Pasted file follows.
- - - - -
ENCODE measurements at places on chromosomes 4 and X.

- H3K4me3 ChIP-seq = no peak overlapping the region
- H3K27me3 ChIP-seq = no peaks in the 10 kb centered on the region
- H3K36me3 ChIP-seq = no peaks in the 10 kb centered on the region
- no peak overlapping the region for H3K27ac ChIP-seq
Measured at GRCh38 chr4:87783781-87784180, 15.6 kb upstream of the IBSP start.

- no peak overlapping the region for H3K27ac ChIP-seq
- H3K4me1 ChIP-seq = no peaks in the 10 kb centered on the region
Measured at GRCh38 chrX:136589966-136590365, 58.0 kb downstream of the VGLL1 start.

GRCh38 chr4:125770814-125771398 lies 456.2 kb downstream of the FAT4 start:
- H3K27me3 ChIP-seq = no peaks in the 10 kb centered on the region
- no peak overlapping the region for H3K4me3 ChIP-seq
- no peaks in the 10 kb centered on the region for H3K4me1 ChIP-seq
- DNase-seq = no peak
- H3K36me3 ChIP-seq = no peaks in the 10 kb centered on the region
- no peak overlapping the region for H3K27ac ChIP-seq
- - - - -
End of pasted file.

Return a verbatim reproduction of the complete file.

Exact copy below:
ENCODE measurements at places on chromosomes 4 and X.

- H3K4me3 ChIP-seq = no peak overlapping the region
- H3K27me3 ChIP-seq = no peaks in the 10 kb centered on the region
- H3K36me3 ChIP-seq = no peaks in the 10 kb centered on the region
- no peak overlapping the region for H3K27ac ChIP-seq
Measured at GRCh38 chr4:87783781-87784180, 15.6 kb upstream of the IBSP start.

- no peak overlapping the region for H3K27ac ChIP-seq
- H3K4me1 ChIP-seq = no peaks in the 10 kb centered on the region
Measured at GRCh38 chrX:136589966-136590365, 58.0 kb downstream of the VGLL1 start.

GRCh38 chr4:125770814-125771398 lies 456.2 kb downstream of the FAT4 start:
- H3K27me3 ChIP-seq = no peaks in the 10 kb centered on the region
- no peak overlapping the region for H3K4me3 ChIP-seq
- no peaks in the 10 kb centered on the region for H3K4me1 ChIP-seq
- DNase-seq = no peak
- H3K36me3 ChIP-seq = no peaks in the 10 kb centered on the region
- no peak overlapping the region for H3K27ac ChIP-seq